Urban art music. The urban art music (maqām) of Central Asia is the heritage of both the Uzbek- and Tajik-speaking peoples. The art music of modern Central Asia demonstrates certain broad similarities with the music of the Middle East in general but not very much with the music of Persia in particular, for instance, specific vocal techniques, a tendency to rhythmic fluidity or to complex syncopation, certain instruments as well as a broad concept of arranging composed items in a cyclical format. Nevertheless, despite these links with the Middle East basic differences also exist; for instance, most of the particular scales of Persian and Arabo-Ottoman music do not exist in modern Central Asia, and melodic structures are very different.
While it is true that in the early Middle Ages the cities of southern Central Asia shared in the musical life and thought of other urban centers of Islamic civilization, the progressive Turkicization of the area certainly affected the direction of urban music. It is not unlikely that aspects of the old urban musical traditions of the Uighur cities of the Tarim Basin (East Turkestan) persisted even in Transoxania outside of or even within the courtly environment.
The career of the musicologist Abū Naṣr Fārābī (d. 950) demonstrates the integration of the Turkic elite into the music of the Middle East, and in the ensuing centuries it would appear that at least on this elite level cities such as Herat, Bukhara, and Samarkand at times patronized professional music that was much the same as that performed in Persia proper and Baghdad (Wright, pp. 1-19). Manuscript evidence indicates that this music was still dominant in urban Transoxania until the earlier 12th/18th centuries (Rajabov, pp. 115-16). During the 10th/16th and 11th/17th centuries the dominant compositional forms of this music were the kār, naqš, and pīšrow (prelude). The major instruments were the lute (ʿūd), the harp (čang, q.v.), and the reed-flute (ney). From the 9th/15th to the 11th/17th centuries musicological treatises were written in Transoxania in the Persian language, the most important being those of Zayn-al-ʿĀbedīn Ḥosaynī (9th/15th cent.), Najm-al-Dīn Kawkabī Boḵārī (d. 984/1576), and Darvīš ʿAlī Čangī b. Mīrzā ʿAlī (11th/17th cent.).
By the early 12th/18th century several important changes had occurred in the art music of Transoxania. A new series of concert suites were being created, grouped in six major cycles (the maqāms Buzruk, Rāst, Navā, Dogāh, Segāh, and ʿErāq) and hence named the Šašmaqām. In each cycle similar melodic material was developed in different rhythmic structures (ibid., pp. 123-37). In contrast to the concert suites of the Arab-Ottoman area the poetic meter of the texts determined much of the rhythmic structure. While the instrumental sections seem to show some continuity with the medieval pīšrow, the instrumentation has changed considerably. The ʿūd and čang have been replaced by the long-necked lute, tanbūr, accompanied by the dotār, and the ney was replaced by a transverse flute. The major constant element of the ensemble is the bowed ḡīčak (medieval kamān).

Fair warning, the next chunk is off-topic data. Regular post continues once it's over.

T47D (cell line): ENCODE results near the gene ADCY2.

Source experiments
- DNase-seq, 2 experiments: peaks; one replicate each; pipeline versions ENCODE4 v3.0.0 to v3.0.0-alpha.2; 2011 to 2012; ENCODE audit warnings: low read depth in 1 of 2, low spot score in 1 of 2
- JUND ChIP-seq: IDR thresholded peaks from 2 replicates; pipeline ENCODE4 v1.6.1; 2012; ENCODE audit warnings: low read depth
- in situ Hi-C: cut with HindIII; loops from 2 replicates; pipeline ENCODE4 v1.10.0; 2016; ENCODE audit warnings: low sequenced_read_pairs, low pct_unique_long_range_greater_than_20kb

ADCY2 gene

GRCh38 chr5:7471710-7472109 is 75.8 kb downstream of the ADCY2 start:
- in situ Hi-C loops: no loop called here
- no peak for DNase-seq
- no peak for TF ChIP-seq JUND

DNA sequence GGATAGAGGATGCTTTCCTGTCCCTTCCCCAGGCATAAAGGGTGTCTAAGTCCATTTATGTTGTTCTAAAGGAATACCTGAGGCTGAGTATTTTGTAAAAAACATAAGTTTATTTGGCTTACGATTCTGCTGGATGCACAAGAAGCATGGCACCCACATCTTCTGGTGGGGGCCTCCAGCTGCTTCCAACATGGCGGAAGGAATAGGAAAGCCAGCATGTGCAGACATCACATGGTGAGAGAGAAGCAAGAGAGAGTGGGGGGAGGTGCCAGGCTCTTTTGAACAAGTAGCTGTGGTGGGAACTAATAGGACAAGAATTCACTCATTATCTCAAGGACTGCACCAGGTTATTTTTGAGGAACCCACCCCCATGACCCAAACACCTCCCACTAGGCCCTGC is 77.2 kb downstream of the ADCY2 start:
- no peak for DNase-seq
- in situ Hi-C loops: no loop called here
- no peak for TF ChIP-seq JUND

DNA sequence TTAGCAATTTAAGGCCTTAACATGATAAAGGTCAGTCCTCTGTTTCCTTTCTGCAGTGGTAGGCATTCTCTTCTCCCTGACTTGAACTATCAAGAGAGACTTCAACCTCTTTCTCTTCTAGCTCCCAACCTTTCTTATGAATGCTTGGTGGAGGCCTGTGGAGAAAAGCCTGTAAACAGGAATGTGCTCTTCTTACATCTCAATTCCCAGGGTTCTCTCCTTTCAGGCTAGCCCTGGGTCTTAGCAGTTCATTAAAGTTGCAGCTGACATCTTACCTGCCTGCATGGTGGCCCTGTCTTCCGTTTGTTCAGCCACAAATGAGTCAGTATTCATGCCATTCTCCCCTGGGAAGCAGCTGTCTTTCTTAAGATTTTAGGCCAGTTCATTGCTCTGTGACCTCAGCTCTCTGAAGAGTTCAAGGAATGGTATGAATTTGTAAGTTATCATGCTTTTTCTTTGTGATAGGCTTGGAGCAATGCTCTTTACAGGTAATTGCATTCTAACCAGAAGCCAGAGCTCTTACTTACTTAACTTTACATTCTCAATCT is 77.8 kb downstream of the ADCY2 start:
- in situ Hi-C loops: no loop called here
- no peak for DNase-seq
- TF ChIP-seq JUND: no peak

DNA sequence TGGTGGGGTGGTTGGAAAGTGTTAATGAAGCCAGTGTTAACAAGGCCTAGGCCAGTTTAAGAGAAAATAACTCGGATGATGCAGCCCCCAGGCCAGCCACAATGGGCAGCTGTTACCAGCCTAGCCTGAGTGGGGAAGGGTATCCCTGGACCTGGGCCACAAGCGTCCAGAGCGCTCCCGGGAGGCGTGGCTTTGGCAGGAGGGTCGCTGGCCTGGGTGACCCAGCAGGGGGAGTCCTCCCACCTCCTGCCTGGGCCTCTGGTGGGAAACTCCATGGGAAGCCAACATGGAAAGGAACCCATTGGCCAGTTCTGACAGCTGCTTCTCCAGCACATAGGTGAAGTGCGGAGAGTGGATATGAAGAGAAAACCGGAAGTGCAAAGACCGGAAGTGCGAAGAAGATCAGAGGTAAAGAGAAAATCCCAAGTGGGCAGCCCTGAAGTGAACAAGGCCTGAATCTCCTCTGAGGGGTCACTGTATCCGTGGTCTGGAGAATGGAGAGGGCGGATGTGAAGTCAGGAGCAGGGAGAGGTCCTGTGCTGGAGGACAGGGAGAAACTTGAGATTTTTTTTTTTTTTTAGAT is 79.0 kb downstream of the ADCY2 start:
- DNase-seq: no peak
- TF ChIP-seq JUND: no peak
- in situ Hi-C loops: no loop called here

In the 13th/19th century the maqām repertoires were developed separately in the three Khanates—Bukhara, Ḵīva, and Qoqand (Ḵoqand). In addition the East Turkestan cities of Kāšḡar, Khotan, Hami (Qomūl), and Turfan had developed distinct concert cycles termed the “twelve maqāms” (Uighur on ikki muqam). While the scalar basis of the three Transoxanian maqām repertoires was essentially unified, the East Turkestani repertoires were internally divergent even with regard to scalar structure (Khashimov, pp. 149-60). Compositional forms in East and West Turkestan were distinct as well. After the creation of the Uzbek and Tajik Republics, the Bukharan Šašmaqām was moved to Tashkent and Dushanbe, with Chaghatay texts in the former and Persian texts in the latter. While parts of the Farḡāna maqām (and new compositions in this style) remain popular in Tashkent and in the Farḡāna valley, the Khivan maqām is less vital today.
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Author’s unpublished field notes.
This article is available in print.
Vol. V, Fasc. 2, pp. 240-242